City of Soldotna

 

The city of Soldotna is tightening down its rules for mobile vendors operating in city limits.

 

Between this year’s low returns and a statewide ballot measure, salmon continue to be a hot topic this fall.

 

Plans to relocate Central Emergency Services Station One in Soldotna are on hold for now. The borough assembly was supposed to vote on an ordinance approving the purchase of property near the intersection of the Sterling and Spur highways at its meeting last week. But that ordinance was withdrawn after the borough was unable to come to terms with one of the property owners.

 

The AK LNG project got a slight boost from federal regulators this week. The Federal Energy Regulatory Commission, or FERC, will release its draft environmental impact statement a month ahead of schedule, in February next year.

 

A pair of write-in candidates are shaking up the general election landscape on the Central Peninsula.

John Reed/USGS

 

The salmon run has gone from red to silver, but some summer projects are still being wrapped up on the Kenai River. The Kenai Watershed Forum will conduct its last sample of the season Friday, searching for bacteria and their sources in the river.

 

 


 

The Kenai Peninsula Borough Assembly voted down a proposed tobacco tax at its meeting Tuesday night.

Wiki Commons

Ballots for this fall’s municipal elections have been finalized, and most of the heated campaigning will be left for elections further up the political food chain.

 

The Kenai Peninsula Borough Assembly could be offering some opinion on annexation proceedings in Soldotna when it meets next.

 

Biking of all stripes is growing in popularity on the Kenai Peninsula. To be fair, it’s happening it lots of other places, too. On the Peninsula, countless volunteer hours have been spent building and maintaining local trails, but infrastructure investment for bike and other multi-use paths is happening, too.

 

 


Tsalteshi Trails Association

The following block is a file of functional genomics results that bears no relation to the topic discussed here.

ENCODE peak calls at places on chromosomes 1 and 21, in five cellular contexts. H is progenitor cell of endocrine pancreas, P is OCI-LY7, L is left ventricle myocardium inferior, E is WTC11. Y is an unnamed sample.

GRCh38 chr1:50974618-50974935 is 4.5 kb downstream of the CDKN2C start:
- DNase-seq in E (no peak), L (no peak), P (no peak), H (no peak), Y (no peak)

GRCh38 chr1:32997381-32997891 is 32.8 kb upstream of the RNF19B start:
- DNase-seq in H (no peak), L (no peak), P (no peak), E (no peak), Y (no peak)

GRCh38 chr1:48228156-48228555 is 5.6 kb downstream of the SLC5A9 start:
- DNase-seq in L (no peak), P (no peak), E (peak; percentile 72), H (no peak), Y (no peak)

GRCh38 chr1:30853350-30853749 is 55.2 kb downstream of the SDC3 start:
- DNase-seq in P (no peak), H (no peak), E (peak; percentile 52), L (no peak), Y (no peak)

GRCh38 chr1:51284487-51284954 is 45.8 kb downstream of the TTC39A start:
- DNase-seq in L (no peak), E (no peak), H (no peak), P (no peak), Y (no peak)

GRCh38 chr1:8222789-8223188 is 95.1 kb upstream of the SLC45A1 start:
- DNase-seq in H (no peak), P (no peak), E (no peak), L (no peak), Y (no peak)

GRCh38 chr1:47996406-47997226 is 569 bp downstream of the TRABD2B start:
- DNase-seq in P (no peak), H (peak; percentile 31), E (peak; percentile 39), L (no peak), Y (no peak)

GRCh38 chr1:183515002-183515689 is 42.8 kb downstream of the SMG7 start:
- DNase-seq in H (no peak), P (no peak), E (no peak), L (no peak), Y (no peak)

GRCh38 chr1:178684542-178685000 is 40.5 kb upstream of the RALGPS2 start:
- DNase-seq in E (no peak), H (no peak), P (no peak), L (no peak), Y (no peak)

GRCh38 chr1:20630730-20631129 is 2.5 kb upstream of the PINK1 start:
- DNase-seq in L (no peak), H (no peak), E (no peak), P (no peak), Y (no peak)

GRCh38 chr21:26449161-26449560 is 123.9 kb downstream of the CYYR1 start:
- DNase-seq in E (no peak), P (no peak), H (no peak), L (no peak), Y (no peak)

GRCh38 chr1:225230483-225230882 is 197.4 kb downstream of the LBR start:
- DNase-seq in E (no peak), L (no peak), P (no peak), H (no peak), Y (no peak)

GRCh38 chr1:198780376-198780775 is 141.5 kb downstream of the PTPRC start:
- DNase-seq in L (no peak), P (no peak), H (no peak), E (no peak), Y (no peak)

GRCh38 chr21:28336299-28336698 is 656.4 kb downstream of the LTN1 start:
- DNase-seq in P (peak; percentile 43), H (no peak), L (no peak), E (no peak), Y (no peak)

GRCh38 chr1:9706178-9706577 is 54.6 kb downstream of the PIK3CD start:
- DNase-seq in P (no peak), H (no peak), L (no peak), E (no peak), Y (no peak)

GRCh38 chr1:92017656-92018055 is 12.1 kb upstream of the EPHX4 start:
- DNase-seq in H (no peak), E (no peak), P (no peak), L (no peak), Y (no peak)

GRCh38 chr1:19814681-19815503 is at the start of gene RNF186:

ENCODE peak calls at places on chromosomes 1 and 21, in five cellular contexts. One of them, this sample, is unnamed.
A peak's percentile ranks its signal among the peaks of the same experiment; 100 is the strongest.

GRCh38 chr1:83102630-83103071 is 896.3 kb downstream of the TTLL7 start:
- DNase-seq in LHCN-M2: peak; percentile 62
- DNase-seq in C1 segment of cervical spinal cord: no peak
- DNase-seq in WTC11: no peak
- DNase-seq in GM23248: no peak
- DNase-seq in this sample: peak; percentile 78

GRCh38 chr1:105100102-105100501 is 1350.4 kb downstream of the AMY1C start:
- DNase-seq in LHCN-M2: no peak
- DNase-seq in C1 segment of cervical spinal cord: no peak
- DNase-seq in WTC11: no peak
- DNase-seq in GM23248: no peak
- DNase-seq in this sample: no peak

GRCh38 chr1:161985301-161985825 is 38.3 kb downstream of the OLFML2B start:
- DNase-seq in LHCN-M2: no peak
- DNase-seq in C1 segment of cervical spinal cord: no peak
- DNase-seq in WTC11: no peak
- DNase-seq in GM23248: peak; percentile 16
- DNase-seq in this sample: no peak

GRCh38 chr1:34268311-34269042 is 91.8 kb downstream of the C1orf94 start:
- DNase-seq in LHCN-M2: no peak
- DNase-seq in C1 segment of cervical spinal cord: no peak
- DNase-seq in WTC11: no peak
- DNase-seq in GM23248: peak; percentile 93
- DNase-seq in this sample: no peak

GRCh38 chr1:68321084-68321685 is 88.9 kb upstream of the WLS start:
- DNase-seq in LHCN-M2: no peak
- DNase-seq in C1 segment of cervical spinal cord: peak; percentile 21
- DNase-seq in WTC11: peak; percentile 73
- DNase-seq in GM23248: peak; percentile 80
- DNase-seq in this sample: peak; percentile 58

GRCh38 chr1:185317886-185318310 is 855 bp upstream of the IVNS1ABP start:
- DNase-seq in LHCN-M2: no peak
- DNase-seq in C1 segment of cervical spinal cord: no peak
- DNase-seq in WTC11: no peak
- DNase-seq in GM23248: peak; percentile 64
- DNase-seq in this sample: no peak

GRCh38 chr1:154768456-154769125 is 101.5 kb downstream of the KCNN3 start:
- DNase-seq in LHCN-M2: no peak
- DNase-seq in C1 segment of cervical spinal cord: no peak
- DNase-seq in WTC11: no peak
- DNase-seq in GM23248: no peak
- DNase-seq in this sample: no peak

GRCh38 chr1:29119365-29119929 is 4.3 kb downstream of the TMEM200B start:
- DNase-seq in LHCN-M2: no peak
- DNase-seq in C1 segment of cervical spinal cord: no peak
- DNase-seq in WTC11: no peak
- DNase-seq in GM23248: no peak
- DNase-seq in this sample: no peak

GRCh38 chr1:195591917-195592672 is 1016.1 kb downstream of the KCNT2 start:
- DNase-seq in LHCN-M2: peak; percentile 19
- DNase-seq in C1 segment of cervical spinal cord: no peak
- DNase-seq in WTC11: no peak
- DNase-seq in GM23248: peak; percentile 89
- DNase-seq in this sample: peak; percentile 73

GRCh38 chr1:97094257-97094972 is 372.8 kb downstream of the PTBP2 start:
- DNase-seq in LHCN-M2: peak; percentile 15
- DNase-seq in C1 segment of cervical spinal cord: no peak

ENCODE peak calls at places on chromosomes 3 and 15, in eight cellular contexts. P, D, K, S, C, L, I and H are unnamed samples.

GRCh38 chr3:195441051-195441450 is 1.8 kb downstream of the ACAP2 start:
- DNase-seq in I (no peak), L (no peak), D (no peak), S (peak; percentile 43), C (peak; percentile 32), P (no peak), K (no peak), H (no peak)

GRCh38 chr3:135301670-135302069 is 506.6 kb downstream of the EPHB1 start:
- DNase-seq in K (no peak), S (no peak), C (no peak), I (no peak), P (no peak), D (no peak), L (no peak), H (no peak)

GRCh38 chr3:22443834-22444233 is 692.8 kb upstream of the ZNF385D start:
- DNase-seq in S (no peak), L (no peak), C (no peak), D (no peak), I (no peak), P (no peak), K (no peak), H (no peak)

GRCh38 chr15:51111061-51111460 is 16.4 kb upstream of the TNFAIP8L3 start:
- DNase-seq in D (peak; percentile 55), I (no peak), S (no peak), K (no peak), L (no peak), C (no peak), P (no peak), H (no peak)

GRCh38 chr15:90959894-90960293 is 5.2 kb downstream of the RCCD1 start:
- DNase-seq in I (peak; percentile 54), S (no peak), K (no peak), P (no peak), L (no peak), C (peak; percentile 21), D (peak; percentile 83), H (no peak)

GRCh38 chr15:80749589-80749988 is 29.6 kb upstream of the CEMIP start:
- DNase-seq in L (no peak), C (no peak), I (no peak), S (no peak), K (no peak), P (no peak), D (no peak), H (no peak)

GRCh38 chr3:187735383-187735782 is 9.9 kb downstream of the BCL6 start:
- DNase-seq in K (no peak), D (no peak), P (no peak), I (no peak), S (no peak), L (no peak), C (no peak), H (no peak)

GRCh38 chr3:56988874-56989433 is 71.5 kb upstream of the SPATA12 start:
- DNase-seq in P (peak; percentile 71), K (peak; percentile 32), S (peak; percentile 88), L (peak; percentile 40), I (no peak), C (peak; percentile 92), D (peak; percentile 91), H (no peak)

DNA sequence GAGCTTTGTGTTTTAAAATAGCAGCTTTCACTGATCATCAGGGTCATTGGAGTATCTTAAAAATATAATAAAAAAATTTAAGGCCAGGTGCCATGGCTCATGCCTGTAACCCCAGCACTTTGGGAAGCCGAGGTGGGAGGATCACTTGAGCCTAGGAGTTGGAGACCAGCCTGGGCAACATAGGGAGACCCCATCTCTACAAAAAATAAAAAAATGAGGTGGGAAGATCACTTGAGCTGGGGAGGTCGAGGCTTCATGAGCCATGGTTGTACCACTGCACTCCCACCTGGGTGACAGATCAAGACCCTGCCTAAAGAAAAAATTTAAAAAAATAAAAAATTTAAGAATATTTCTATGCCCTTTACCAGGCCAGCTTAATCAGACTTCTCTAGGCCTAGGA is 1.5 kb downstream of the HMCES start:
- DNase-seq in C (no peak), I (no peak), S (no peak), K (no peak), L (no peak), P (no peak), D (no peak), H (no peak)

Biking of all kinds, in all seasons, continues to grow in popularity on the Kenai Peninsula. On this week's Kenai Conversation, we talk with Brian Beeson from Beemun's Bike and Ski Loft about all things two-wheeled and how to keep pedaling even as summer winds down. 

Alaska Department of Fish and Game

 

For more than 20 years, the Alaska Department of Fish and Game has teamed with the U.S. Fish and Wildlife Service to promote health fish habitat through a cost share program that helps landowners pay for rehabilitation work along the Kenai river.

The close state house and senate races on the Kenai Peninsula are are yet to be certified, but the leads have flipped with the counting of absentee and questioned ballots.

 

What to do with the nearly $8 million dollars in the borough’s land trust fund was a central question this year as the borough budget was being put together. The mayor’s office wanted to use a portion to help fill the borough’s budget gap, but, the assembly wanted to see a fresh investment plan before the fund was used for general expenditures. That plan has been finalized, and will get a public hearing next week.

 


University of Alaska

Fall classes begin at Kenai Peninsula College Monday. The official number of students isn’t known yet, with fall schedules still being amended. But the number continues to inch closer to 3,000.